I turned 30 last weekend. The classic question is “Do you feel different?” and right now… no.
Though in honesty I only really come to terms with a new age when I catch myself saying my old age. I think as soon as I need to fill out a form and find myself rubbing out being in the 20-29 age bracket will it fully dawn on me that I’m now in my fourth decade.
For the day itself my girlfriend and I did a “microadventure” next to a fjord. Basically a camping trip without a tent. As everything seems to be one big sofa blur these days, finding short bursts of adventure by sleeping out in nature feels like a good thing to do (especially as it’s getting warmer).
Other than that, I’ve kind of zoned out what’s going on with coronavirus in Denmark, but it looks like the numbers are now way down. Hopefully it’s just a matter of time before restaurants (and hair dressers…) reopen.
Okie dokie – now on with this month’s newsletter..!
Things I’ve been thinking about last month
Organic food – is it necessary?
Recently I noticed I had the assumption that organic fruit and vegetables were automatically better than “non-organic”.
I find it a bit of a faff to buy organic, and am slightly resentful at paying more and getting less.
A while ago I read this article about how the environmental problems often cited about the fashion industry are mostly outdated or derivatives of marketing campaigns. The fashion industry probably does have a lot wrong with it, but the commonly told claims aren’t backed by evidence.
The organic food industry feels like something with similar characteristics: there’s something inherently warm and fuzzy about eating “natural” food, which bloggers/ food companies have an incentive to latch onto.
But how much is it true?
As with a lot of contested topics, there are “authoritative” articles stating that it is and it isn’t, but ones that have seemed quite balanced are this one and this excellent podcast episode about it.
The short answer these people say is that the difference is pretty insignificant across being healthier (organic food often still uses pesticides and even then the levels are low) and good for the planet (sometimes there’s chemical run off, but organic has a lower yield) though there haven’t been rigorous studies about it. There’s also tons of nuance, so it’s hard to make generalisations.
In any case though, if you have seen any *new* research on whether one *should* eat organic food (ideally EU rather than US-centric) then please let me know!
Virtual Private Networks (VPNs)
I went down a bit of a rabbit hole recently about whether I should start using a VPN after a friend (who is much more informed on all things internet privacy etc.) said “Wait… you don’t have a VPN?”.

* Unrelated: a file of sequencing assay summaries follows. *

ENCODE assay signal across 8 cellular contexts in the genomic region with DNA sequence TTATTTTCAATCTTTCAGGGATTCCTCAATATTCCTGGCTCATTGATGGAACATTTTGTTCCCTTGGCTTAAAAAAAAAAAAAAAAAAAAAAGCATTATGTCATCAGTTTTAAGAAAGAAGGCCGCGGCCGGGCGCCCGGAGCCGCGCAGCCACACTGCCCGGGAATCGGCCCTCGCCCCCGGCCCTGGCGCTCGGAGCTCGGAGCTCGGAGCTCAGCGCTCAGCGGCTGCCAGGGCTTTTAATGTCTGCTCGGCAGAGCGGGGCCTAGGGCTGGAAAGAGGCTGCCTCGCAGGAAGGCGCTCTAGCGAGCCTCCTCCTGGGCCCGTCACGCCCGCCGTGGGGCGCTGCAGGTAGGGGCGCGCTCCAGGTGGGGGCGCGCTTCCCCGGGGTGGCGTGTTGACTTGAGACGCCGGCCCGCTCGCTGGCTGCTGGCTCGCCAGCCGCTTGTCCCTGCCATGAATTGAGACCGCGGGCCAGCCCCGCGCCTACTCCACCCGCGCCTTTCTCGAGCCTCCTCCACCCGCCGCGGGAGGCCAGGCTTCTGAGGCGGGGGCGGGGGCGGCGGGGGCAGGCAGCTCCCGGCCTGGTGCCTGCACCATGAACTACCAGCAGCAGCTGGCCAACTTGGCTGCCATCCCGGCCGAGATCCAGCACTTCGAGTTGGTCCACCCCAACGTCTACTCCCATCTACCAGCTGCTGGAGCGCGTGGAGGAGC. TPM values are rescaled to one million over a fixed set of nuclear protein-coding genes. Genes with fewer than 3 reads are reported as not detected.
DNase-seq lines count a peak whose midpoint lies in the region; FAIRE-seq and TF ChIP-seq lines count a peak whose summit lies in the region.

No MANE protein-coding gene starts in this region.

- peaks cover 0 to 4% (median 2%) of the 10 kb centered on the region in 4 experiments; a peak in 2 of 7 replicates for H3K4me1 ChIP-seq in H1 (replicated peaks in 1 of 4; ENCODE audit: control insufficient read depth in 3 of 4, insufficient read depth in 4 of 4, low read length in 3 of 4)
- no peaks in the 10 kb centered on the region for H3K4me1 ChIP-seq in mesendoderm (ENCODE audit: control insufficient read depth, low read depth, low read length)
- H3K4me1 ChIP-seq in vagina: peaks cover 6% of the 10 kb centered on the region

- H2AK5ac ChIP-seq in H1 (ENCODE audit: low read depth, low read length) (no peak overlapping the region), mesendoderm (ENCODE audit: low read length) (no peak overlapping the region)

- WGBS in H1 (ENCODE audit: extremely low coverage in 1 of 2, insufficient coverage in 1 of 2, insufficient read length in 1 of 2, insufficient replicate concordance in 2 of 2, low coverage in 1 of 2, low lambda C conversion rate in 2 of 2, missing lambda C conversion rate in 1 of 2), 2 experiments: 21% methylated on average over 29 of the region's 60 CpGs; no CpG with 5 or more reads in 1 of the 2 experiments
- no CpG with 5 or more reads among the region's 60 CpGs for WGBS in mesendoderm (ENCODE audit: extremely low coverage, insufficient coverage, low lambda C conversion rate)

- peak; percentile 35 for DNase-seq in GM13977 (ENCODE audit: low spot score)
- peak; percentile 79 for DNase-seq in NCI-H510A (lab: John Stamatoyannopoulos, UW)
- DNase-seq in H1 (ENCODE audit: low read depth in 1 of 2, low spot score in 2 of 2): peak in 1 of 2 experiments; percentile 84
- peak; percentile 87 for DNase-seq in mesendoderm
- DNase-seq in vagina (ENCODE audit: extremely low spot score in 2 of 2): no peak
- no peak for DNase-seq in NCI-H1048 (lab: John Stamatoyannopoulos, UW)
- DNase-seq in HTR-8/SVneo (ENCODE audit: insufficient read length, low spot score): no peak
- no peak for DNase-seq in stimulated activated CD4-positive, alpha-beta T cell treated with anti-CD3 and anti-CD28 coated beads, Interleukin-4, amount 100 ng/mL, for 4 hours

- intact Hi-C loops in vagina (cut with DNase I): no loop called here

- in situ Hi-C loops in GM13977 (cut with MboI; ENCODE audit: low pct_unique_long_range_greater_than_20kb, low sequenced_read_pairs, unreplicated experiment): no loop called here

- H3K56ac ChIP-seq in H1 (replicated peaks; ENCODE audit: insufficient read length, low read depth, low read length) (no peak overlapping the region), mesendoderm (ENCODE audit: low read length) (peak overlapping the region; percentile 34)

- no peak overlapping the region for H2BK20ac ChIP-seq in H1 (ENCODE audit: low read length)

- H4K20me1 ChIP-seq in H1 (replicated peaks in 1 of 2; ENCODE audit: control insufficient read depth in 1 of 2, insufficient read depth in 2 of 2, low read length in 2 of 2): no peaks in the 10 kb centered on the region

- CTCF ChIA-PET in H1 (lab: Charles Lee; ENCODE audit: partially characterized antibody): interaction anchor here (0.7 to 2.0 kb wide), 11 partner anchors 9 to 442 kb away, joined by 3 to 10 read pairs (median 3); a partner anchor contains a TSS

After some research it seems like something where the benefits outweigh the costs.
VPNs seem to be totally legal/ legit and offer a secure “tunnel” so that none of your online activity gets stored and sold on to other parties. Of course there’s the argument of “well, I’ve got nothing to hide” but for ~£2.50/ month, it seemed like worth it.
I ended up going for NordVPN because (if I’m honest) I liked the website design best
A selection of podcasts etc. I’ve enjoyed recently. You can see/ subscribe to a full list of episodes I recommend here
- Wood for Good | 39 Ways To Save A Planet: enjoyable, upbeat short form episodes about reasons to feel optimistic about overcoming climate change
- Short-selling for the common good | What Does It Profit: interesting interview with a young hedge fund manager who has made a name for herself by identifying companies who are fraudulent/ bad for the world and then using the financial markets to pressure them out of business
- The Loophole | The Experiment: well-made and though provoking episode about how America is still finding its feet as a country. This episode told the story of a man who (in theory) couldn’t be charged for murder on American soil because of a constitutional loophole (that still isn’t closed)
- Anton Howes: the history of innovation | Thoughts in Between: a really interesting conversation between Cofruition client Matt Clifford and a historian who looks at where innovation comes from. To paraphrase: “necessity is the mother of invention is nonsense”
- Is reaaallly expensive coffee a rip off? Adventures in Coffee: well made and engaging episode into high end coffee. The hosts have a great rapport.
📖 Reading (/ Writing)
Whenever I get to this section I realise how little I seem to read…
The main article I enjoyed was a Harvard Business Review post called What Professional Services Must Do to Thrive that a friend sent which I found enlightening as a framework to think about the podcasting business I’m running.
I also wrote a blog post about my tips on starting a business called 5 Lessons from running a bootstrapped business.
Outside of work stuff I was told about savoury porridge which turns out to be very tasty if you view more like a risotto than granola.
- For Sama (2019): first hand experience of the war in Syria from a young mother. Uncomfortable, but powerful
- Moxie (2021): a movie about a rebellious group of feminist teens (mostly girls) overcoming patriarchy at their school. Directed by Amy Poelher, at times it was both funny and effective at highlighting subtle anti-feminist sentiments
- On The Basis of Sex (2018): film about the early career of Ruth Bader-Ginsburg (RBG). Pretty inspiring stuff about her tenacity in overcoming gender inequality written into US law. This was followed by watching the biopic RBG
- The Investigation (2020): mini-series about the police team in Copenhagen in 2017 trying to convict the owner of a submarine who dismembered a young journalist he invited onto his boat. Pretty horrific, and recent
- The Eagle Huntress (2016): an escapist documentary about a girl from a nomadic family in Mongolia who became the country’s first eagle hunting champion